I’ve a lot of time for the work of Mission Models Money. Their basis thesis – as I understand it – that the arts sector needs to evolve and work differently to be sustainable and achieve its potential, and stop being undercapitalised and overstretched is a compelling argument, and they’ve done some important action research.
They’ve just published a thought-provoking publication called New Flow, by Tim Joss, the Director of the Rayne Foundation. His article in Arts Professional to ‘launch’ it focused on the weakest parts: the suggestions for change to what he calls the state funding system’. That’s a shame as the rest of the publication has many sensible things to say about, for instance, the changing ecology. He has four key arguments I want to respond to.
1. ‘See the arts as they are’: ‘abandon the state arts’ bodies’ narrow definitions of the arts’, for reasons including ‘equitability, consistency and unity of purpose’. There is some argument that culture needs to speak to certain people like RDAs and local government with ‘one voice’. And I agree we need to widen our definitions of the arts. Firstly I would say that is happening. Secondly I would say that to argue that small publishers, big galleries and film producers have the same purpose and need the same support feels simplistic. It also omits – as does his argument in general – the perspectives of other supporters and providers of the arts such as local authorities and those whose interest in the arts is as much to do with place as cultural ‘product’.
2. Creation of ARDA the Arts Research and Development Agency to ‘pick up where formal education leaves off’. Joss’s ARDA would support pressure free research and somehow ensure ‘only works which justify the investment would be put into production’. It would ‘create safe contexts in which artists and other artistic decision-makers could critique each other’s work’. A slightly grass-is-greener comparison with scientific research is made. It seems insular and self-referential in its conception of the arts and artists. It also seriously under-estimates the impact Arts Council support has had on the development of artists through Grants for the arts. Like much of his argument it seems shaped by a metropolitan perspective and a centralising urge.
3. Creation of COPEA, the Commission for Public Engagement with the Arts. (Yes, both his new bodies do sound like something created during the Second World War, I’m not sure why.) Again, thinking seems to be a little muddled, as this would not just promote engagement, it would improve the quality of businesses working in the arts. It’s left unclear whether it would provide regular funding to those businesses. I think there is more to do to help organisations expand sustainably, but we do not need a new organisation to do that. The partnership working which the Arts Council is involved in, right across the country, again does not seem to be recognised. Here too I find Joss’s arguments metrocentric.
4. Finally, he argues we should give up the arm’s length principle for a seat at the top table. It makes me smile that Joss uses the phrase ‘core script’ here: something Peter Hewitt devoted much of his 10 years to, and where he made significant progress. Local Area Agreements can seem a ‘bureaucratic bog’, as he puts it, but they are where the core script is written. We either get our hands (and feet!) dirty or we don’t. The place in the core script locally, regionally and nationally is not universal or 100% secure, but it is stronger now than for many years. The implicit retreat into the beautifully designed artists’ box that runs through New Flow, contradicting many of his own observations, would put that at risk. Where, I wonder, has Joss’s attention been for the last few years?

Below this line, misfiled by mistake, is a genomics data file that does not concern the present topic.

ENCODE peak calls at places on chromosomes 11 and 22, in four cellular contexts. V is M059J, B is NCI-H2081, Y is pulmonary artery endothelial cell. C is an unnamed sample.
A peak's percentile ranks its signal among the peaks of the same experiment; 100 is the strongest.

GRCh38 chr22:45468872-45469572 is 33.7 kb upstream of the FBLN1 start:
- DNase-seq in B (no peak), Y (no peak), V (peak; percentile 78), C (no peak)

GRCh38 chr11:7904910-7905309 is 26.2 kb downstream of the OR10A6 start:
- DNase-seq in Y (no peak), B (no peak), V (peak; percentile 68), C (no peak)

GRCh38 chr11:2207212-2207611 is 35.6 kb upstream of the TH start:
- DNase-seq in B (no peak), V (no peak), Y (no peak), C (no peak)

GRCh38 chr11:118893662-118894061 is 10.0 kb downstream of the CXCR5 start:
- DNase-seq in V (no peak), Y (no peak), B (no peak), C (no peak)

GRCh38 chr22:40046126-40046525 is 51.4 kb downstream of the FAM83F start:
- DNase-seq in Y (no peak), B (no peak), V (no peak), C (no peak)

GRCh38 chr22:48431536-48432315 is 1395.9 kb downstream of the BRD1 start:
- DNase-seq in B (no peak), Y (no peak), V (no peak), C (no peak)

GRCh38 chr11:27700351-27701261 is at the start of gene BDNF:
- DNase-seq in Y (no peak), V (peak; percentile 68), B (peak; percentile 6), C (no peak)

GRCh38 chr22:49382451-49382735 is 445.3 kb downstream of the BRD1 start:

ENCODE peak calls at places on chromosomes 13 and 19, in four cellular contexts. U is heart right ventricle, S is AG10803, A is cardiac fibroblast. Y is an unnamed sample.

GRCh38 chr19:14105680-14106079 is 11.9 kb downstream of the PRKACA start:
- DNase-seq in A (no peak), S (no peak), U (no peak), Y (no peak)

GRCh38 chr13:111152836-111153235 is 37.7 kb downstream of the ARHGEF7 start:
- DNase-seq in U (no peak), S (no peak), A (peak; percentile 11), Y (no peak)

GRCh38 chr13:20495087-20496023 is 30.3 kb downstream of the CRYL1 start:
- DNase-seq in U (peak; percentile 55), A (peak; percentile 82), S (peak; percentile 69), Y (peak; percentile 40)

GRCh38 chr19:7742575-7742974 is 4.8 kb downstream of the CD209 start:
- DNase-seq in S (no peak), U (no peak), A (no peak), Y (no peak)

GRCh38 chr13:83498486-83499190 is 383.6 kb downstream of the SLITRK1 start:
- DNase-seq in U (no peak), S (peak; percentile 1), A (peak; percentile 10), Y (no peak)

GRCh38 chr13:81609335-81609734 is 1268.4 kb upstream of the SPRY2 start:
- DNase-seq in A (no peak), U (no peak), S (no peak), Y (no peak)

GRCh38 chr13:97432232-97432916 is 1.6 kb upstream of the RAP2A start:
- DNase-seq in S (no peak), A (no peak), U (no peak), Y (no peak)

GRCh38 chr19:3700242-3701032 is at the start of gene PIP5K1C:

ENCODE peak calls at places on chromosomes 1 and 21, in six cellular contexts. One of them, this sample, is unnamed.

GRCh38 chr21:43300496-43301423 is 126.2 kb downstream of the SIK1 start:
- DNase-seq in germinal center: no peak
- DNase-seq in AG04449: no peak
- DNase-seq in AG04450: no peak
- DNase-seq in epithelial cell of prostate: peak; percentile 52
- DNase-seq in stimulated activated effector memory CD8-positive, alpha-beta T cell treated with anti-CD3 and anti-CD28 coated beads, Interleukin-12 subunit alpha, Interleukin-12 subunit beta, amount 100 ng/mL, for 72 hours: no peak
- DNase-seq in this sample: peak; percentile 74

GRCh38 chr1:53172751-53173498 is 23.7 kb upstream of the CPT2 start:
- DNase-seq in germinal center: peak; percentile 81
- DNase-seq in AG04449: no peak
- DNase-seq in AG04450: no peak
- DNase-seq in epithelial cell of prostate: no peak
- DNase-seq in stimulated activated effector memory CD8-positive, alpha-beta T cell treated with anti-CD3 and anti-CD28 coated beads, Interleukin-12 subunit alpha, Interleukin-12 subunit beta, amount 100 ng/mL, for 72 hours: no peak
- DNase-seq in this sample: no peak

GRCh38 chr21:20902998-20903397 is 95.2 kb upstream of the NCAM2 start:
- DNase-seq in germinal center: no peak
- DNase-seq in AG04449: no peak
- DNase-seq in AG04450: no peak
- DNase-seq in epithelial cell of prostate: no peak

The sarcy devil on my left shoulder suspects he’s been sat around the North London dinner table he refers to, amongst people who use the word ‘cull’ for a set of funding decisions designed to meet the very challenges they’ve identified, and who are actually a little uncomfortable that the cultural world is starting to include a wider variety of planets, moons and orbits than simply The Centre and the Rest of the World. But the angel on my right shoulder knows that suspicion is a bit harsh and unfair. (Have I ever mentioned I’m a Libran?)
The book contains a lot of good thinking: at times it suggests we both live in the same devolving, complex civil society where the arts are hybridising, arguing and evolving. But it is undermined by an emphasis on structural change when what’s needed is more of a cultural change, by a centralising tendency that feels there is a group of peers who know best, and by muddled and politically naïve conclusions. Improvements in the funding system need to take into account the new and potential cultural reality of Britain, and the devolved nature of both talent and demand. There is much to respond to in New Flow, such as the argument that funders' and organisations' mutual fictions have led to under-resourced organisations veering off-mission in the search for funding, a cycle which need to be broken. I do think it is a necessary read.
The Arts Professional piece summarising the arguments for change is headed ‘Who should lead the arts?’ I meet some people in my work who clearly think the standard of arts funding leaders has declined since the Good Old Days when the Arts Council of Great Britain was undeniably in charge and not run by people based in the provinces – I’m sure Tim Joss is not one of those, and I know MMM isn’t. But I can’t help thinking an artist or a foundation director living in Doncaster or Hull would have a different analysis.
But then as a Northern apparatchik of the state arts funding system I would say that, wouldn’t I? Go make your own mind up.